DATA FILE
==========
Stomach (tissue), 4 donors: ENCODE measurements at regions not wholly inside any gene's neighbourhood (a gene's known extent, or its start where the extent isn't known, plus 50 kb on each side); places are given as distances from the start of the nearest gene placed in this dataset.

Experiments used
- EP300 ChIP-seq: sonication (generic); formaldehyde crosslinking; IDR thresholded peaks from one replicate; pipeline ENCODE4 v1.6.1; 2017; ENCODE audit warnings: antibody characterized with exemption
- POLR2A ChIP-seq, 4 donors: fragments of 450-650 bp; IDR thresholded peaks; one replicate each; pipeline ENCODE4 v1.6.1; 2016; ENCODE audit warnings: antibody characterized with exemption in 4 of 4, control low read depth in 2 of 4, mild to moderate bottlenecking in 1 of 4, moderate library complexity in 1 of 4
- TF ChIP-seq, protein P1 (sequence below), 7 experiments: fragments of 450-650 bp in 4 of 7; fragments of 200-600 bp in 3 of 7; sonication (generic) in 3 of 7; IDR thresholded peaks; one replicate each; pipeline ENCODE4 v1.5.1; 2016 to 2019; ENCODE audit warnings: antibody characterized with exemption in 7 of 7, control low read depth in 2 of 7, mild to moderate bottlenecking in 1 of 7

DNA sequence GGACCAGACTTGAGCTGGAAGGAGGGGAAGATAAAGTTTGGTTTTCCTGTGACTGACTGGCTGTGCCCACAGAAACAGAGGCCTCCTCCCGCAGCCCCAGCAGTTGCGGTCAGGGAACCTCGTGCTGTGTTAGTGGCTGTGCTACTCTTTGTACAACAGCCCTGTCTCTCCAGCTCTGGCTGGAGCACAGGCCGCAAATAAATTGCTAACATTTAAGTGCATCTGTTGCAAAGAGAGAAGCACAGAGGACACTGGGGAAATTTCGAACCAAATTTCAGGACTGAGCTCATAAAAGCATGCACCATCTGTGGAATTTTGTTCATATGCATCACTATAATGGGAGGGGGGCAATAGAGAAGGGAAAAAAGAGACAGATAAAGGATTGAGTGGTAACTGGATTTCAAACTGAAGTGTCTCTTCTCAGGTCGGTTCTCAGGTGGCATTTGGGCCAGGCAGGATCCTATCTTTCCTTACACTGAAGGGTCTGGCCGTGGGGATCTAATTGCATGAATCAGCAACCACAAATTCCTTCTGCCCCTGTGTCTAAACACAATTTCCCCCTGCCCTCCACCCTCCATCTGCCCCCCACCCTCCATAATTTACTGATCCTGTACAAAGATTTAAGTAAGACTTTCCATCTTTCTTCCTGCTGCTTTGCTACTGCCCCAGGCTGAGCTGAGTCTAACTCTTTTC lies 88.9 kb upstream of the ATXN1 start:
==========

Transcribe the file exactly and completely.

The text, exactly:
Stomach (tissue), 4 donors: ENCODE measurements at regions not wholly inside any gene's neighbourhood (a gene's known extent, or its start where the extent isn't known, plus 50 kb on each side); places are given as distances from the start of the nearest gene placed in this dataset.

Experiments used
- EP300 ChIP-seq: sonication (generic); formaldehyde crosslinking; IDR thresholded peaks from one replicate; pipeline ENCODE4 v1.6.1; 2017; ENCODE audit warnings: antibody characterized with exemption
- POLR2A ChIP-seq, 4 donors: fragments of 450-650 bp; IDR thresholded peaks; one replicate each; pipeline ENCODE4 v1.6.1; 2016; ENCODE audit warnings: antibody characterized with exemption in 4 of 4, control low read depth in 2 of 4, mild to moderate bottlenecking in 1 of 4, moderate library complexity in 1 of 4
- TF ChIP-seq, protein P1 (sequence below), 7 experiments: fragments of 450-650 bp in 4 of 7; fragments of 200-600 bp in 3 of 7; sonication (generic) in 3 of 7; IDR thresholded peaks; one replicate each; pipeline ENCODE4 v1.5.1; 2016 to 2019; ENCODE audit warnings: antibody characterized with exemption in 7 of 7, control low read depth in 2 of 7, mild to moderate bottlenecking in 1 of 7

DNA sequence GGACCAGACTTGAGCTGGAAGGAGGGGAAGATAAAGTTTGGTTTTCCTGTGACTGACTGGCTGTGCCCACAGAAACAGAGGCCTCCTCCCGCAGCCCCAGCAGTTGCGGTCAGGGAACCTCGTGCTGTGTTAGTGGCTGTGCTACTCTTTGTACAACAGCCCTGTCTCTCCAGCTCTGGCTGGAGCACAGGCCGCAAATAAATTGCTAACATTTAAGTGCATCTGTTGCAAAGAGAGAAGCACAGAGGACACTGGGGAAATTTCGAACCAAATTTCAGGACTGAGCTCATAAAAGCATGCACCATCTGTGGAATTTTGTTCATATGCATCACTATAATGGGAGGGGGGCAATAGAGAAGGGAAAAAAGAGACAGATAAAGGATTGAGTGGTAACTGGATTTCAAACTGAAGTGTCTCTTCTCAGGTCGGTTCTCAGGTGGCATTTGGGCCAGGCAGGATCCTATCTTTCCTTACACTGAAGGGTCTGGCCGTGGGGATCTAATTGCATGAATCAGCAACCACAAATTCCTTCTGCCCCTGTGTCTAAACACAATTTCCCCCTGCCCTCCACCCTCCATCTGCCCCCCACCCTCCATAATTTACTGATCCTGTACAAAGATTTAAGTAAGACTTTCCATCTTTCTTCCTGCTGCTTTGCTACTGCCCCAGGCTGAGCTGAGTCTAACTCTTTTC lies 88.9 kb upstream of the ATXN1 start: